My short working description of the purpose of the ringing scheme is 'Finding out what normal birds normally do rather than what rare birds rarely do' and similarly most BTO surveys are about 'what's there, what's not there but not what's rare'. Just occasionally odd things do happen and they can be interesting too. They're often what sparks an interest that lasts a lifetime.
My interest in Knot began one evening in late September 1999 when I handled my first Knot at Wolferton, Norfolk. What made this juvenile Knot interesting was it had a metal ring above the knee and by the time I had read as far as 'Buda' on the ring it was in someone else's hand. For me this is a moment that I'll never forget and also a lesson I pass on to everyone starting out wader ringing - Always check above the knee for rings. It would have been easy to miss, particularly in the dark at the end of a long week of wader ringing.
The 'Bird ringing in Britain and Ireland in 2001' report mentions this bird:
HGB KX5227 is unprecedented. Few Knot are caught in Hungary each year, only 20 were ringed between 1985 and 1998 (Varga pers comm), and this
bird was one of only two Knot, both juveniles, which were caught in walk-in traps on autumn passage in 1999. Just 10 days later the bird was mistnetted
on the Wash. This will have been a canutus Knot from the Siberian population on passage to the wintering grounds in Africa. Given the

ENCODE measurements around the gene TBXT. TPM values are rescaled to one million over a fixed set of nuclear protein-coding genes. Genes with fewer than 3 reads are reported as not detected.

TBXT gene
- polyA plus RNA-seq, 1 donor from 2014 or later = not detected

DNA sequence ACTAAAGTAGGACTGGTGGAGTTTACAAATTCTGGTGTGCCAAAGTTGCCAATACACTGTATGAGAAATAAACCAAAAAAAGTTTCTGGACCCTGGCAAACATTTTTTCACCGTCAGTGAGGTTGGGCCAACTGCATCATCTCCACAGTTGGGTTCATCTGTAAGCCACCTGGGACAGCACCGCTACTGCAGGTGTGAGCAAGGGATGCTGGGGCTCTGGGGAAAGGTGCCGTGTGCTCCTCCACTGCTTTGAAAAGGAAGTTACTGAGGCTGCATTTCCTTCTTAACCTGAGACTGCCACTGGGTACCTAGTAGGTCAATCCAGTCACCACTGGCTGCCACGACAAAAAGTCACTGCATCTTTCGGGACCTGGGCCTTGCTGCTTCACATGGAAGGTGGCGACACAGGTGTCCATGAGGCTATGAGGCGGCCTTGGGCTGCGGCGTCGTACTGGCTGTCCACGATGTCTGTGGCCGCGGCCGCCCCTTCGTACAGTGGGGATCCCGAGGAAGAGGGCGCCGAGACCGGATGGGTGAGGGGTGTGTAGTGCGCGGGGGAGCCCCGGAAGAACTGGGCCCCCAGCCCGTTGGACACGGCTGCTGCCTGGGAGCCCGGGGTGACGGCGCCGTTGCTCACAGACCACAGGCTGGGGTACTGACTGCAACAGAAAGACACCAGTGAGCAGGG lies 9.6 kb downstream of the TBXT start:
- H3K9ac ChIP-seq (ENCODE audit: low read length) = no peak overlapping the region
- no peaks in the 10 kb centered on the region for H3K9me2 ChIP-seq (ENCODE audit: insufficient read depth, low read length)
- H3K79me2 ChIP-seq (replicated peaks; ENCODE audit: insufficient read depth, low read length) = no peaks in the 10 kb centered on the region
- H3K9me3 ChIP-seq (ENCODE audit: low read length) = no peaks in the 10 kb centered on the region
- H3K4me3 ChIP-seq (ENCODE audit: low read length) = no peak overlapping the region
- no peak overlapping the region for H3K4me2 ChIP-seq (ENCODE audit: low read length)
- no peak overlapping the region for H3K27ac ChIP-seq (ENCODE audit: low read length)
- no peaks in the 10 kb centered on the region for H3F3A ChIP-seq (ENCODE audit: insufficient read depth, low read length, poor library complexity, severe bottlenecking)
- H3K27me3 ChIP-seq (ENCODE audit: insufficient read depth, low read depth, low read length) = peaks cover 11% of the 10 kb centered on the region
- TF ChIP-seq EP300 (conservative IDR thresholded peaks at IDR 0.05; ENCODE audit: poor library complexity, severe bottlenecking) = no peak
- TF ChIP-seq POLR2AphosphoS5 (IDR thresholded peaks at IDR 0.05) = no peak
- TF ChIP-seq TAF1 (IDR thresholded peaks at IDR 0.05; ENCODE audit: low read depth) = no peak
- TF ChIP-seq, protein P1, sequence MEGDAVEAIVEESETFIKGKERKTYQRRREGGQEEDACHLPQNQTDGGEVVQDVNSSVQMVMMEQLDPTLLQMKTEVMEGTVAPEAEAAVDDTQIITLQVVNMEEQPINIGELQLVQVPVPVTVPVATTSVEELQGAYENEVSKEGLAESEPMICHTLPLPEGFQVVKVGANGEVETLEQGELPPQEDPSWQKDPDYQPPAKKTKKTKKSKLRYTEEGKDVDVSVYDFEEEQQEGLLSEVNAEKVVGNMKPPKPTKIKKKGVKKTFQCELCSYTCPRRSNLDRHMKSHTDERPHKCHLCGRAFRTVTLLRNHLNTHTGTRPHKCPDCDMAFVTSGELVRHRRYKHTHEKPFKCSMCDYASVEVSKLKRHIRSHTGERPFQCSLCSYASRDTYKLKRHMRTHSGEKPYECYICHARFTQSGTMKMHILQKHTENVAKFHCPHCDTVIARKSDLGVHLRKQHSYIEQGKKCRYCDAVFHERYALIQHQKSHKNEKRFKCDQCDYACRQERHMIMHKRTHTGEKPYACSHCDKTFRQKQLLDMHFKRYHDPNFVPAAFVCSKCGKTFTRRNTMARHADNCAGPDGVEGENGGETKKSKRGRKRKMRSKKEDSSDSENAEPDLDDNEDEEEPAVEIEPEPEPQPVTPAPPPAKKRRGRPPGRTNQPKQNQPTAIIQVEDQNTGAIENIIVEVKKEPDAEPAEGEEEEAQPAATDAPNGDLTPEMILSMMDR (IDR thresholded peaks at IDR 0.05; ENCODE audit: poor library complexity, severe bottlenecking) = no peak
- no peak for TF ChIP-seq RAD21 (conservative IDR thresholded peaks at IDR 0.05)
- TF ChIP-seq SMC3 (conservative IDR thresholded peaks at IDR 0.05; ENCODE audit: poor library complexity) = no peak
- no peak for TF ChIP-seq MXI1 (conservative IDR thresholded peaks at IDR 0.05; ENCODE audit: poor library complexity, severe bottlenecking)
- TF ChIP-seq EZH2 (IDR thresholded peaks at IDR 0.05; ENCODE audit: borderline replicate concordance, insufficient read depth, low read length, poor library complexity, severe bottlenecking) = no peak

number of Knot passing through Hungary and the scarcity of canutus now visiting Britain (Boyd & Piersma 2001), this recovery is quite amazing. SVS
4294422 is the eighth Swedish-ringed Knot to be reported in Britain & Ireland.
Since this exceptional record another Hungarian ringed Knot has been caught in Porsangerfjord, Norway in spring suggesting that at least some of the Knot reaching Hungary are islandica. I would guess they have overshot the west coast of Norway on the way south, gone down the east coast of Sweden and through central Europe however this is pure speculation.
Broadly speaking all the sightings of the Formby Knot have been as we expected with many in Iceland in spring, the odd one in Norway both in spring and autumn, a couple of the Netherlands, many in Scotland and Ireland but without exception on the coast. This weekend Twitter sprung into life with a photograph of a flagged bird at Blithfield reservoir in Staffordshire. Sadly the Knot was too far to read the flag so I thought we would just have a cohort record rather than an individual. Luckily another photographer had a closer photograph and we now know this bird's identity. Up until this record this Knot had done what we expected - stopped over in Iceland in May after spending at least some of the winter on the Sefton coast. This is the first recovery of a Knot in Staffordshire.
With the big tides this weekend I'm sure a lot more sightings will be made and maybe this one will have reappeared in a more expected place.